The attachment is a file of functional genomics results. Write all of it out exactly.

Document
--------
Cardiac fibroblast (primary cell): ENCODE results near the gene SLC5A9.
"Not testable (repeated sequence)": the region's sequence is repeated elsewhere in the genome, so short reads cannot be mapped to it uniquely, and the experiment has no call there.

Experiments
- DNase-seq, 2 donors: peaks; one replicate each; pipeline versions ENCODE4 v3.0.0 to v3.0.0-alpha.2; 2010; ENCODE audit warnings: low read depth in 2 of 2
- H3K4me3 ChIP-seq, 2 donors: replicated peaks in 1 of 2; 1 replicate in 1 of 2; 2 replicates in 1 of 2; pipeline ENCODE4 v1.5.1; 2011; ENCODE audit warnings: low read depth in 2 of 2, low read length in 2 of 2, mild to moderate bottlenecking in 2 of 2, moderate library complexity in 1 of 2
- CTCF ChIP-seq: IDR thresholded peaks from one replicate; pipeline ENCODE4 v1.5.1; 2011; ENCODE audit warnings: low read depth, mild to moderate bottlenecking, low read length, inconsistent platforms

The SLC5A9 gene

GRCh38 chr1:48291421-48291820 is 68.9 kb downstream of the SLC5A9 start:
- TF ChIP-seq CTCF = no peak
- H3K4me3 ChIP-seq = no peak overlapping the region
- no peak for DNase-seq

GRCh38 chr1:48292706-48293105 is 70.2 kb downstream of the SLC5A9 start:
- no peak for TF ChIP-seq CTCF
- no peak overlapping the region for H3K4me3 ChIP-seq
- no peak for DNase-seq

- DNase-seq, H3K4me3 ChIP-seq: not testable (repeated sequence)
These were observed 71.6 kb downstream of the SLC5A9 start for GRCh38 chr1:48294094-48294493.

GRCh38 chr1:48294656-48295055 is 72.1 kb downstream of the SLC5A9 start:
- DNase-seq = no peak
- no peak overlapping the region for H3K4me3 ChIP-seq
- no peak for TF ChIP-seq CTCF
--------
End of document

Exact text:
Cardiac fibroblast (primary cell): ENCODE results near the gene SLC5A9.
"Not testable (repeated sequence)": the region's sequence is repeated elsewhere in the genome, so short reads cannot be mapped to it uniquely, and the experiment has no call there.

Experiments
- DNase-seq, 2 donors: peaks; one replicate each; pipeline versions ENCODE4 v3.0.0 to v3.0.0-alpha.2; 2010; ENCODE audit warnings: low read depth in 2 of 2
- H3K4me3 ChIP-seq, 2 donors: replicated peaks in 1 of 2; 1 replicate in 1 of 2; 2 replicates in 1 of 2; pipeline ENCODE4 v1.5.1; 2011; ENCODE audit warnings: low read depth in 2 of 2, low read length in 2 of 2, mild to moderate bottlenecking in 2 of 2, moderate library complexity in 1 of 2
- CTCF ChIP-seq: IDR thresholded peaks from one replicate; pipeline ENCODE4 v1.5.1; 2011; ENCODE audit warnings: low read depth, mild to moderate bottlenecking, low read length, inconsistent platforms

The SLC5A9 gene

GRCh38 chr1:48291421-48291820 is 68.9 kb downstream of the SLC5A9 start:
- TF ChIP-seq CTCF = no peak
- H3K4me3 ChIP-seq = no peak overlapping the region
- no peak for DNase-seq

GRCh38 chr1:48292706-48293105 is 70.2 kb downstream of the SLC5A9 start:
- no peak for TF ChIP-seq CTCF
- no peak overlapping the region for H3K4me3 ChIP-seq
- no peak for DNase-seq

- DNase-seq, H3K4me3 ChIP-seq: not testable (repeated sequence)
These were observed 71.6 kb downstream of the SLC5A9 start for GRCh38 chr1:48294094-48294493.

GRCh38 chr1:48294656-48295055 is 72.1 kb downstream of the SLC5A9 start:
- DNase-seq = no peak
- no peak overlapping the region for H3K4me3 ChIP-seq
- no peak for TF ChIP-seq CTCF